A video on Hap2U’s YouTube channel shows people sliding their fingers across an image of a fish on a touchscreen. As people slide their fingers one way over its ‘scales’, the vibration is minimal. But when they slide their finger against the grain of the scales, the piezo actuators vibrate more, giving people a sense of friction and roughness.
If seeing and hearing video game characters getting stabbed, shot, clawed or beaten just ain’t visceral enough, then OWO Games’ Second Skin might just do it for you. The Spanish company has developed a haptic shirt that delivers a smorgasbord of sensations for game players. The shirt delivers a range of vibrations and movements at different intensities via haptic pads across the wearer’s chest, midriff, back and arms which correspond with what’s happening on screen (or your VR headset).
From fairly mild sensations (a gust of wind, bumping into things) through to rather grislier terrain (bullet entry and exit, insect bites, punches), the wireless shirt promises to make gameplay more immersive than ever before.
Although many of the technologies listed here remain at a fairly experimental stage, innovations are coming in thick and fast – and we could just be in touching distance of technologies that really transform this complex sense.
What is the sense of touch?
“I always find it useful to think of these things in the evolutionary context,” says Dr Guy Bewick, a researcher at the University of Aberdeen’s Institute of Medical Sciences. “Your nervous system has evolved to detect change, so that you can detect danger. If something crawls on your skin, you’re aware of it right away and immediately look at it. If it’s a scorpion or a spider, you brush it off immediately!”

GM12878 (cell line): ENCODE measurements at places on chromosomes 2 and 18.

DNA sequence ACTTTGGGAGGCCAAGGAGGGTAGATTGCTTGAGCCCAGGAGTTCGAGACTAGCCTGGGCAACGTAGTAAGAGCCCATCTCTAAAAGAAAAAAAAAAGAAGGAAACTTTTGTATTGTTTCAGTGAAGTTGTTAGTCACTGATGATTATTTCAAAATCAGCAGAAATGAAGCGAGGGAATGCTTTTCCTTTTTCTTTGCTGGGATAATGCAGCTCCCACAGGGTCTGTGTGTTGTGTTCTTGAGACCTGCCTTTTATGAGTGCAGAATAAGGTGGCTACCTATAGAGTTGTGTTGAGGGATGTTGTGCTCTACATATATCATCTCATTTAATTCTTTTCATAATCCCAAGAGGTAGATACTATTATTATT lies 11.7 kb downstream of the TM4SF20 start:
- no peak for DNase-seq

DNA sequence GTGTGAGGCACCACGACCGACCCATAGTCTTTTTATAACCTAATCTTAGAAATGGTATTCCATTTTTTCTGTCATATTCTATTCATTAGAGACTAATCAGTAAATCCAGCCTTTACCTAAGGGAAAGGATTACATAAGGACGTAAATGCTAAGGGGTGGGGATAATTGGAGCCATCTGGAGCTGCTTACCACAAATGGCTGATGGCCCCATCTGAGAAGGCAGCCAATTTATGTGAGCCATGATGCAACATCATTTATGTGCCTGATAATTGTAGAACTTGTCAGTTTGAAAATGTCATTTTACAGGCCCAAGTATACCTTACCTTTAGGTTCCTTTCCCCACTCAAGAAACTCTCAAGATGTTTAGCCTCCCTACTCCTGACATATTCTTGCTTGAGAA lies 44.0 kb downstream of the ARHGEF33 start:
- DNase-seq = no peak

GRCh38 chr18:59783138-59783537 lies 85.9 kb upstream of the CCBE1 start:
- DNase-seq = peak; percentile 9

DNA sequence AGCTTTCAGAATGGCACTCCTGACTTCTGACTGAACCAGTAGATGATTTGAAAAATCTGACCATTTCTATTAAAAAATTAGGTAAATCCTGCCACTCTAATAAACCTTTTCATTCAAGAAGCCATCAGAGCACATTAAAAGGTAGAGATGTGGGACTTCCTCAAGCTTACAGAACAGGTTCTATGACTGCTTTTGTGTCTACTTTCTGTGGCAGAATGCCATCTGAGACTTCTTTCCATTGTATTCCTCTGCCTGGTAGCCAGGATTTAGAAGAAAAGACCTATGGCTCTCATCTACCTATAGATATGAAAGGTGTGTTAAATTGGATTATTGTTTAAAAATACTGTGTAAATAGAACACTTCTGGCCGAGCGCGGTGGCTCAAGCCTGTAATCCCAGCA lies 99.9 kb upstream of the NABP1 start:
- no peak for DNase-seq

Dr Bewick studies mechanical sensation, and particularly the proteins inside our nerve endings. Different proteins are specialised at detecting specific kinds of changes, including temperature, pressure, location and vibration.
Dr Bewick explains that some receptors in your skin notice vibration. Say you pick up a mug of coffee; if the mug starts to slip out your hand, you’ll feel these vibrations and hold on tighter. Others detect location – which part of your body is the mug touching? They also notice temperature – you’ll immediately get a signal if your finger moves from the handle to the hot cup itself. There’s a lot of complexity here. For instance, some vibration sensors are attuned to rapid vibrations (the mug sliding out your hand), others to slower vibrations.
All this information is then sent via nerves to your brain, and melded together so you know where the mug is, how it feels, and any changes that happen.